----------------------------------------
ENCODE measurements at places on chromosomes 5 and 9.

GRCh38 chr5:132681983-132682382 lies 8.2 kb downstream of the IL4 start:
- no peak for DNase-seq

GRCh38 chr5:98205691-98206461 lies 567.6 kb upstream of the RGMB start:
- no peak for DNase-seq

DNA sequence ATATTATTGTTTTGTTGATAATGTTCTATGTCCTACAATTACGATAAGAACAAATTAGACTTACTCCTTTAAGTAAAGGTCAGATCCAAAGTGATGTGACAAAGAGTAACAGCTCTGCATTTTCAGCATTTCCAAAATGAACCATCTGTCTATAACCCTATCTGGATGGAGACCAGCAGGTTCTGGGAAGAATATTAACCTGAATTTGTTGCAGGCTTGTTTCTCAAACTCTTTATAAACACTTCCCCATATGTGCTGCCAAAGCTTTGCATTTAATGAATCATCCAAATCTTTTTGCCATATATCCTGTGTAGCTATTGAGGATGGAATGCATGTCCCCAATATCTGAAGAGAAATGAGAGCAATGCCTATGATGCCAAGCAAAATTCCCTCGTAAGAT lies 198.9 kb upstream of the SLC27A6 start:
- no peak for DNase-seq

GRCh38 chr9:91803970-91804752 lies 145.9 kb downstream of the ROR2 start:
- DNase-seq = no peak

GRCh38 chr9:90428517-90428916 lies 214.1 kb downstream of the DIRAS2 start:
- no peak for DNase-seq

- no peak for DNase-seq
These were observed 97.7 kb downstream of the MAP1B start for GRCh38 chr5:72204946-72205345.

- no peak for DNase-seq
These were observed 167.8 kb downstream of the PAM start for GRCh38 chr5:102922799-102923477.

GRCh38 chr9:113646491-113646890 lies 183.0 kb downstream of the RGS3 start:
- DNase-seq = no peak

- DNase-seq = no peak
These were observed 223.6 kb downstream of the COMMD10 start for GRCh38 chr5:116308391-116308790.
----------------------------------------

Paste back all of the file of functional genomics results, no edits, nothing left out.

ENCODE measurements at places on chromosomes 5 and 9.

GRCh38 chr5:132681983-132682382 lies 8.2 kb downstream of the IL4 start:
- no peak for DNase-seq

GRCh38 chr5:98205691-98206461 lies 567.6 kb upstream of the RGMB start:
- no peak for DNase-seq

DNA sequence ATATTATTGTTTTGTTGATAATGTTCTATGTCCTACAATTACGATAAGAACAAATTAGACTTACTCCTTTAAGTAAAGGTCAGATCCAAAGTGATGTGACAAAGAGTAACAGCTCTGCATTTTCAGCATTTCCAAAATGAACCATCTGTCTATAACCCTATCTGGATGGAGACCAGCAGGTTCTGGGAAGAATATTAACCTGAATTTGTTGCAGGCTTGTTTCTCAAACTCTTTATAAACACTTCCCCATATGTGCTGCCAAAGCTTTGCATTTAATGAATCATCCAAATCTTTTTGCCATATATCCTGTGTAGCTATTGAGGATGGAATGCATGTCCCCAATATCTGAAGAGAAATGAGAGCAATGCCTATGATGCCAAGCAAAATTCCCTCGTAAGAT lies 198.9 kb upstream of the SLC27A6 start:
- no peak for DNase-seq

GRCh38 chr9:91803970-91804752 lies 145.9 kb downstream of the ROR2 start:
- DNase-seq = no peak

GRCh38 chr9:90428517-90428916 lies 214.1 kb downstream of the DIRAS2 start:
- no peak for DNase-seq

- no peak for DNase-seq
These were observed 97.7 kb downstream of the MAP1B start for GRCh38 chr5:72204946-72205345.

- no peak for DNase-seq
These were observed 167.8 kb downstream of the PAM start for GRCh38 chr5:102922799-102923477.

GRCh38 chr9:113646491-113646890 lies 183.0 kb downstream of the RGS3 start:
- DNase-seq = no peak

- DNase-seq = no peak
These were observed 223.6 kb downstream of the COMMD10 start for GRCh38 chr5:116308391-116308790.